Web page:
Camila Cabello – Camila - 2018 Latin Pop - Red Vinyl - Sealed LP
Camila Cabello – Camila
Epic – 8898547222-S1, Syco Entertainment – 8898547222-S1
Vinyl, LP, Album, Red
08 Jun 2018
A1 Never Be The Same
A2 All These Years
A3 She Loves Control
Featuring – Young Thug
A5 Inside Out
B1 Real Friends
B2 Something's Gotta Give
B3 In The Dark
B4 Into It
B5 Never Be The Same (Radio Edit)
Record Company – Sony Music
Executive Producer – Frank Dukes
" Camila Cabello’s sultry, salsa-inflected “Havana” is a keystone for a superstar origin story: Striking out on her own after a bitter split with her bandmates in Fifth Harmony, Cabello realized her creative ambitions with a smash that celebrated her Cuban heritage and helped define a year in which Latin music was ascendant.
Of course, pop careers rarely come into being with that kind of elegance, and Cabello’s own rise to the top of the charts was a little more complicated. “Havana” began its run as a humble summer promotional single, one lacking the supportof label execs and radio personnel alike. It was tossed onto streaming services a few months after her first attempt at a grand debut, “Crying in the Club,” fizzled out just inside the Top 50. And “Crying in the Club” failed to meet expectations because it sounded like Cabello was tracking, note-for-note, a demo pulled from between Sia’s couch cushions. It lacked the qualities that gush out of “Havana” like steam: history, personality, charisma. The tension between Cabello’s two potential futures—a spot in pop’s upper echelon or a decade spent churning out anonymous EDM collaborations and thankless soundtrack work—is what animates Camila, her debut solo album.
Cabello’s flair for the dramatic has always been her greatest strength. It was never difficult to pick her out within Fifth Harmony and when given the chance, she chewed scenery like an overeager character actor. (Listen to her rip through the bridge of weightless trop-house ditty “Write on Me.”) Her performances on the duets that first flagged her as a breakout candidate—the Shawn Mendes sleeper “I Know What You Did Last Summer” and Machine Gun Kelly’s soggy “Bad Things”—verge on histrionic, and that isn’t a bad thing; the emotional intensity of her singing makes up for the volume and density her voice lacks.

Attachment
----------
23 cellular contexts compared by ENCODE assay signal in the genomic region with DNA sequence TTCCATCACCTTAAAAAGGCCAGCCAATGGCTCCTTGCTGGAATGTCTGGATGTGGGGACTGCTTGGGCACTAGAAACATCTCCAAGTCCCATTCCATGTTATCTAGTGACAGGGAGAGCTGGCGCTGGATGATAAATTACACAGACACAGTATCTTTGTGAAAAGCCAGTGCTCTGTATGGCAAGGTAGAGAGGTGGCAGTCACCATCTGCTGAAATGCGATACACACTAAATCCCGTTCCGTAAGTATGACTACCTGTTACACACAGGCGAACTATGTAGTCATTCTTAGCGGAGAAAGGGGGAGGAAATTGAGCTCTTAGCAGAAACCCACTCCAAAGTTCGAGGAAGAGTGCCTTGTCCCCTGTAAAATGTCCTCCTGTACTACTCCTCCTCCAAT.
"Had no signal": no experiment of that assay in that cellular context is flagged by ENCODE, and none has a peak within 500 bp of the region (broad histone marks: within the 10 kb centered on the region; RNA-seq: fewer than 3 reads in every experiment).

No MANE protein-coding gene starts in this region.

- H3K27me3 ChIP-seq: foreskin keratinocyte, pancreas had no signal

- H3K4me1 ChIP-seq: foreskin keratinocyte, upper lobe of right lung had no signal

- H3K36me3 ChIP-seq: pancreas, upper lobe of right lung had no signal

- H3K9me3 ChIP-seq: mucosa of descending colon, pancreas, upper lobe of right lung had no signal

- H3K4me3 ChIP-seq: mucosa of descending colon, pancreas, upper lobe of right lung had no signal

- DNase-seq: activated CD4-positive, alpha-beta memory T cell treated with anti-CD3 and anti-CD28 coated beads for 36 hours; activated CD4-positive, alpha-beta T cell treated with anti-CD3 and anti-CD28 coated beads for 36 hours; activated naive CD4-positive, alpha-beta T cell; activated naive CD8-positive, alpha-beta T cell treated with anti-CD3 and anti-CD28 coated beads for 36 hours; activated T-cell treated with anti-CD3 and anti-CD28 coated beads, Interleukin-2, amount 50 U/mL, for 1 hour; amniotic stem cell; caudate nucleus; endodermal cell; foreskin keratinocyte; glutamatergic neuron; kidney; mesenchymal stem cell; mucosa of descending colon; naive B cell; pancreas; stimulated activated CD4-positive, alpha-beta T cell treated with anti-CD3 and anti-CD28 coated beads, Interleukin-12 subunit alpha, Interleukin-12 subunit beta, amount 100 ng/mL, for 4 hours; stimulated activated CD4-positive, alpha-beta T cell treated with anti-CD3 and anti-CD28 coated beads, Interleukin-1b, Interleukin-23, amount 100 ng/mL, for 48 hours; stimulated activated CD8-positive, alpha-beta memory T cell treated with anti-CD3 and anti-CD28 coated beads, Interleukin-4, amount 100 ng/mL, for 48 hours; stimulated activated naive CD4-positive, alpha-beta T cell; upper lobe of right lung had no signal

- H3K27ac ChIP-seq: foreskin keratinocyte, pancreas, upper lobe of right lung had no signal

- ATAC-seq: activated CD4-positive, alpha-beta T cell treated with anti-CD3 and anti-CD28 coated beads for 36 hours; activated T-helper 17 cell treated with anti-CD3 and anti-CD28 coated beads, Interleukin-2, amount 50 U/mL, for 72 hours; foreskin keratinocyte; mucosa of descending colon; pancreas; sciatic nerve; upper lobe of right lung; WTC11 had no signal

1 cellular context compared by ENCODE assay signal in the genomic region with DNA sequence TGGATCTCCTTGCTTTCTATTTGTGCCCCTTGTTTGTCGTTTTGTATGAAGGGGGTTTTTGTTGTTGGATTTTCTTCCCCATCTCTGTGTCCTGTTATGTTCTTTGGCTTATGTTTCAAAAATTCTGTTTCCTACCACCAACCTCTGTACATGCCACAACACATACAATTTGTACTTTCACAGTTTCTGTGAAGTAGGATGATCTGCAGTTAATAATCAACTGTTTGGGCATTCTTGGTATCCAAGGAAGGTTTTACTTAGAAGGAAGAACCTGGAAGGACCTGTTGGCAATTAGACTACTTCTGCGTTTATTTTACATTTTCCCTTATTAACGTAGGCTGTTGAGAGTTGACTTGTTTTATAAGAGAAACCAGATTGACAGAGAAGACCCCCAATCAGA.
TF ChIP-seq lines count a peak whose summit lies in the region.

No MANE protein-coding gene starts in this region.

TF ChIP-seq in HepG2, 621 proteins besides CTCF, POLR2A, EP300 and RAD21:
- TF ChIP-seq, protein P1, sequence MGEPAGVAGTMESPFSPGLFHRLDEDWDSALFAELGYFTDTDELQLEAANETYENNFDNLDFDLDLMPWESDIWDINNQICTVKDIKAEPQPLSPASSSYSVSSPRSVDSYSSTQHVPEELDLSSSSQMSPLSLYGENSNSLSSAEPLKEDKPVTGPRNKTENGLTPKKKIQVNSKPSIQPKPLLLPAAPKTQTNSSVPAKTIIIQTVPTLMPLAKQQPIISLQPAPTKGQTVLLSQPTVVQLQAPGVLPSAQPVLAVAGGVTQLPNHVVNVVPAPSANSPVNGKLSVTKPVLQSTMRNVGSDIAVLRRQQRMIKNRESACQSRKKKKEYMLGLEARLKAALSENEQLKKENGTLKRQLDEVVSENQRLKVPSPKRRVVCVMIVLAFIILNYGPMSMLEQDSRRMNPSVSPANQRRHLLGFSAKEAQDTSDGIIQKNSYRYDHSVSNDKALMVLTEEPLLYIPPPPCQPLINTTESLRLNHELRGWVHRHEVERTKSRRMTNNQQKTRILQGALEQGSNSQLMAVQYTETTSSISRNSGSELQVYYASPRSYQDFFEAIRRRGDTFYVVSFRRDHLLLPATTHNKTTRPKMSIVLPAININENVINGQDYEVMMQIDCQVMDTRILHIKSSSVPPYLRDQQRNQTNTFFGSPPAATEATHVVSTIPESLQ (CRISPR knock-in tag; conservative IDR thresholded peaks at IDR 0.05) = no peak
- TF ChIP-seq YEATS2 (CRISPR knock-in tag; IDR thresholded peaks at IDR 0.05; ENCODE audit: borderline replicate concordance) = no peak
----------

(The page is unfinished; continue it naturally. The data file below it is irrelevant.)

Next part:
Camila shines when it’s light and breezy, giving Cabello the space she needs to cook. “All These Years” and “Real Friends” are gentle and largely acoustic with a hint of Jai Paul’s liquid zip, and Cabello sings with real delicacy about lost love and loneliness. (The fluttering vocal runs she unspools midway through “All These Years” are stunning.) “She Loves Control” is an apt mission statement for a star who soured on girl group life because she couldn’t “explore [her] individuality,” and it shows Cabello can navigate a reggaeton rhythm with the same ease that characterized “Havana.” She effortlessly toggles between English and Spanish on the sun-kissed, steel drum-flecked “Inside Out.” It’s on these songs that Camila makes its strongest argument for Cabello as a unique force, one who can churn out pop hybrids that perfectly suit a shifting pop climate and a changing country.
When the album falters, it’s because it loses sight of this compelling identity. She growls and hiccups her way through new single “Never Be the Same,” but its reliance on a love-drug conceit suggests a novice writer who has room to expand her range. (Cabello worked with a production team led by veteran Frank Dukes, but her writing credit on every song suggests a fertile Notes app.) The overwrought one-two punch of “Consequences”—which sounds a little like her attempt at something like Rihanna’s “Stay”—and “Something’s Gotta Give” slow the album to a crawl. And when Camila interfaces with trends in the larger world of pop, the results are varied. The frothy, flirty “Into It” finds a delightful sweet spot within a Lorde-Carly Rae Jepsen-Ariana Grande Venn diagram, but “In the Dark” is the kind of trap-pop "